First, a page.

Presents his newest book IN-PERSON,
Pushed Down, Then Out
Saturday, December 11th at 2 pm
Imagine a future version of America where being charitable is socially unacceptable. What would happen if our fundamental instincts for self-preservation and the 'survival of the fittest' side of capitalism colored our whole culture? Could technological progress add fuel to this devolution? "Pushed Down, Then Out" is a compelling story about America in the not-too-distant future. It's a story of how social Darwinism, self-centeredness, and economic advancement could, if left unchecked, harm vulnerable people.
As a young girl vainly attempts to outrun the fears, anxieties and traumatic experiences that robbed her of her voice, she finds some respite among strangers in a small New Hampshire town where people like her have been pushed to the margins and beyond. Her traumatic experiences have made her mute from fear, anxiety, and distrust. Despite her wordless responses, she is befriended by others like her, particularly by an Army Veteran dealing with his own trauma.
The girl stumbles upon a support network of clandestine associates who must operate in the shadows, since charitable efforts, being one step away from social unacceptability, are neither popular nor encouraged by authorities. This network exists in many states, and, by luck, people also help her Salvadoran father in his journey to reunite with his daughter.
The girl and some of her peers find physical refuge in an abandoned factory, but the city has other plans for this once grand parcel of land, having no wish to allow homeless people to squat there much longer.
For some, the stress of everyday existence and the hardship of psychiatric symptoms becomes too much. While courage, caring, and dumb luck come to bear on the fate of some who valiantly struggle, it is not sufficient to counteract the cruel system working against them.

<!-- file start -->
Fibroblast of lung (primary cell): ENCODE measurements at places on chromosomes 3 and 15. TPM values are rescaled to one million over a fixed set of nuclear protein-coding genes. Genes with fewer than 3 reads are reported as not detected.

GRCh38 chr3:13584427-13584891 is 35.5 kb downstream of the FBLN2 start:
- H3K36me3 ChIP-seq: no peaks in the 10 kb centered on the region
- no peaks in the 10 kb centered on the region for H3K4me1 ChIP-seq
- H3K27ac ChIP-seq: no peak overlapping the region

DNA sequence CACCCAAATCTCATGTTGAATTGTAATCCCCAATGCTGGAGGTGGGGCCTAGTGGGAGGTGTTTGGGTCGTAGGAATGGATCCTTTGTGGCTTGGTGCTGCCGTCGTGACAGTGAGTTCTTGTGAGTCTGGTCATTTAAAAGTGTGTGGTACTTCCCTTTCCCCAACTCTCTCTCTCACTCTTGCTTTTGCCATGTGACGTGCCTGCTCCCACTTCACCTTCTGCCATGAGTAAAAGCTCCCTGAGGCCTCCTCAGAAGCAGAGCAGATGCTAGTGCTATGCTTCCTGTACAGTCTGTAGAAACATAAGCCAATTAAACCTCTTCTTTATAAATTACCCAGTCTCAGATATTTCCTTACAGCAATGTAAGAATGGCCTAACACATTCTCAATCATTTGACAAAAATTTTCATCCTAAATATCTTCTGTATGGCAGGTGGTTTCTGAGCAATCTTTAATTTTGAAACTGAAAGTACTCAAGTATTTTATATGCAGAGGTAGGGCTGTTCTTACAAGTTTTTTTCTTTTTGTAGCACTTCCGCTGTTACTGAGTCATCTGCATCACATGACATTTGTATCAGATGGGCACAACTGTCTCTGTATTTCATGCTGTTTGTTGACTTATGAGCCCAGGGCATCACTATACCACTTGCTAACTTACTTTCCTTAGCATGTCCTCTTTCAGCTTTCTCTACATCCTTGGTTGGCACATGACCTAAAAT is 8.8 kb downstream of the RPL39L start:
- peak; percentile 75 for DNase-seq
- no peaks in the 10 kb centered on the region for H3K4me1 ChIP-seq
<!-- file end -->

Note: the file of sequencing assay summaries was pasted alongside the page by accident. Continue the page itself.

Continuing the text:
Hallet Springs, New Hampshire could be any city and town in America. While the hints of this world are all around us now, the tale aims to underscore how understanding and compassion today might help us avoid the human tragedies that will certainly come without them.
Philip Wyzik MA has been working in the field of community mental health for over thirty years. He is the Chief Executive Officer for Monadnock Family Services in Keene, New Hampshire. As a provider, educator, and advocate, he has seen and taught others about the tragic effects of stigma and the alienation people with mental health conditions can face, especially when they are made worse by poverty. A resident of New England all his life, he is a graduate of Assumption University in Worcester, Massachusetts with degrees in Religious Studies and Counseling Psychology. As a call to compassion, the author hopes that any reader of this book will join him in making sure this story always remains fictional.
All profits from the sale of this book benefit Monadnock Family Services and the Monadnock Assembly for Trauma and Transformation. Visit www.mfs.org to learn more.